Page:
Egypt’s Islamists win big in parliament polls, in setback for liberal activists

Laura Rozen

Egypt's Islamist political parties--including those aligned with the ultra-conservative Salafi wing--are on track to win a majority of seats in Egypt's parliamentary polls, early results indicate. Analysts note that the results represent a broad setback for the liberal and secular pro-democracy activists who took the lead in the Tahrir Square protests that ousted Egypt's Hosni Mubarak early this year, as well as their allies in Washington.

"The party formed by the Muslim Brotherhood, Egypt's mainstream Islamist group, appeared to have taken about 40 percent of the vote, as expected," the New York Times' David Kirkpatrick reported Thursday. "But a big surprise was the strong showing of ultraconservative Islamists, called Salafis, many of whom see most popular entertainment as sinful and reject women's participation in voting or public life."

Early returns suggested the Salafi parties may have won as much as 20-25 percent of the seats, analysts said.

Egypt's Islamists appear "to have won big," Steven Cook, an Egypt expert at the Council on Foreign Relations, told Yahoo News by email Thursday. Cook, too, stressed that while the Muslim Brotherhood's strong showing was expected, "the Salafist results are in one sense a little more surprising only because the [pre-election] polls—as imperfect as they were—suggested that these guys didn't poll more than 3 percent."

Among the looming issues raised by the results, Cook said, are how the new Egyptian government will deal with Washington, which has given hundreds of billions of dollars in military aid to Egypt's over the past three decades. enjoying control over an unexpectedly large bloc of parliamentary seats. The United States has given hundreds of billions of dollars in military aid to Egypt over the past three decades. Also in question going forward, Cook said, will be Cairo's relations with the Jewish state of Israel.

"I do not see how the results do not put pressure on these ties," he said.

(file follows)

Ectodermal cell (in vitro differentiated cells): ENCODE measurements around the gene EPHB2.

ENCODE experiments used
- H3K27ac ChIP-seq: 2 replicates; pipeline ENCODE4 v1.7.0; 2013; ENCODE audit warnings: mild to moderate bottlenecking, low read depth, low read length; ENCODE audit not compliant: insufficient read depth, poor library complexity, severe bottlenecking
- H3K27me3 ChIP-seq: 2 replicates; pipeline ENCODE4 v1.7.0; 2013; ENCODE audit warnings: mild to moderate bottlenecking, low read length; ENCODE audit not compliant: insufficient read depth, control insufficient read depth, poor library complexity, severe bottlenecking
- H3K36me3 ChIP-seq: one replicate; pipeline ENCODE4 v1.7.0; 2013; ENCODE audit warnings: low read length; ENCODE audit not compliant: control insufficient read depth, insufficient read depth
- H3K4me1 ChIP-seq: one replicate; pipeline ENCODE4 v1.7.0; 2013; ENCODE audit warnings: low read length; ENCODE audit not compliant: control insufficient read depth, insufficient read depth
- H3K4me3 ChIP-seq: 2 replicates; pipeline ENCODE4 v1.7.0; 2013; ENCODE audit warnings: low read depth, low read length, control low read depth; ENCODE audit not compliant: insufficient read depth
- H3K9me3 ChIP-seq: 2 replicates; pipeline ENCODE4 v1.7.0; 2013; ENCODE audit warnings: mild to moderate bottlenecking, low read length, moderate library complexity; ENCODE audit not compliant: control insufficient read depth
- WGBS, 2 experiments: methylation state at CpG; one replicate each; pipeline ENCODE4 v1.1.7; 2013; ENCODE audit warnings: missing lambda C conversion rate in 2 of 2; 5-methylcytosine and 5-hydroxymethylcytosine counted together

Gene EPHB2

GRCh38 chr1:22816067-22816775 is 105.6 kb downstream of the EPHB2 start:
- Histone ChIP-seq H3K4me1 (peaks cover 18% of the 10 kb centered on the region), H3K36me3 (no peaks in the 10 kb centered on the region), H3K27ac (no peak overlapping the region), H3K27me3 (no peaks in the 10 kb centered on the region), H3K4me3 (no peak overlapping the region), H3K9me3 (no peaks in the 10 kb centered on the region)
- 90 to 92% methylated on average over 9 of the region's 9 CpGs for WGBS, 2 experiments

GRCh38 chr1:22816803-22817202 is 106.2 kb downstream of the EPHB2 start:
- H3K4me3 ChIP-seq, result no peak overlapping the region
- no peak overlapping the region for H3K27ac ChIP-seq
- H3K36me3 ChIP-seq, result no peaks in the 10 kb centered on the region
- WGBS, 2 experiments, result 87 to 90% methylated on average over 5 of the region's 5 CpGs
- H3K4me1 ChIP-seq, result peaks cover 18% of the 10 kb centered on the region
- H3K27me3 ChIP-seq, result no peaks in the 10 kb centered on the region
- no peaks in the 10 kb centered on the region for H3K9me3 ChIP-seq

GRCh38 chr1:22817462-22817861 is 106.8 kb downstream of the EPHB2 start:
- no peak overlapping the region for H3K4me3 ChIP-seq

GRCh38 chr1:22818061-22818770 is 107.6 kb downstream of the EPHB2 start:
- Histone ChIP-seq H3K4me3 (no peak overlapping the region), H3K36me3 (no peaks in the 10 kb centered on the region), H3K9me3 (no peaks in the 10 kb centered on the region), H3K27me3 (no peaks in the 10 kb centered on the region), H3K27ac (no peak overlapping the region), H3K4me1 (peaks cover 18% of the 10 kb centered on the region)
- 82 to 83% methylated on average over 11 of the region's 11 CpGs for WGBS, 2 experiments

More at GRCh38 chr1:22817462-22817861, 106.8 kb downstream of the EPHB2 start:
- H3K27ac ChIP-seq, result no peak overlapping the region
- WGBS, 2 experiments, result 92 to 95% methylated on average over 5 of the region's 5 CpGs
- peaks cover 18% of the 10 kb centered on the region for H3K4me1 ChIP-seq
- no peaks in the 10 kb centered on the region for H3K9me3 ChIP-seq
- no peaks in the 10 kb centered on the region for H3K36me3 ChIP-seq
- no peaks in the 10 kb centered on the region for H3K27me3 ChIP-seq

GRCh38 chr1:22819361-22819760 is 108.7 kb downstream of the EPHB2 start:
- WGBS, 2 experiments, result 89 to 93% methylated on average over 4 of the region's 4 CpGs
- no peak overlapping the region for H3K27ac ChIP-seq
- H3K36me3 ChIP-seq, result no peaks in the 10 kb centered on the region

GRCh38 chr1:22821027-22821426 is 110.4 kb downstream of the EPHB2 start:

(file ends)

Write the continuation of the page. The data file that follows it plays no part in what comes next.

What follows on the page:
Former senior Bush White House official Elliott Abrams was similarly gloomy.

The Islamic Brotherhood's 45 percent return in early election results is in line with the showing of moderate Islamist political parties in recent polls in Tunisia and Morocco, Abrams told Yahoo News by email Thursday.

"But on top of that, the Salafists seem to have gotten 15-20 percent, which did not happen in those countries," Abrams continued. "It cannot be good in any way that the majority of those writing the new Egyptian constitution have uncertain, limited, or zero belief in those principles" of commitment to religious freedom and equality before the law for all citizens.

"If I were an Egyptian Copt, I would be seeking visas right now," Abrams added.

Shibley Telhami, an Arab world public opinion expert at the University of Maryland, said he had expected Egypt's Salafists to win as much as 15% to 20% of the vote. If they indeed won 25% of the vote as some analysts were projecting, it would be a "shocker," he said, in a presentation to the Brookings Institution Thursday.

The early tallies suggest that the Muslim Brotherhood-faction could align itself with ultra-conservative Salafi parliamentarians to achieve a governing majority, rather than with liberal/secular parties, now expected to come in third place, Telhami also said.

However, the Muslim Brotherhood moved on Thursday to downplay such concerns.

"Responding to reports that the two Islamist parties together could form a majority of the new Parliament, the Brotherhood's Freedom and Justice Party denied that there was any 'alleged alliance' with the ultraconservative [Salafi] party, Al Nour, to form 'an Islamist government,'" the Times' Kirkpatrick wrote in a subsequent dispatch.

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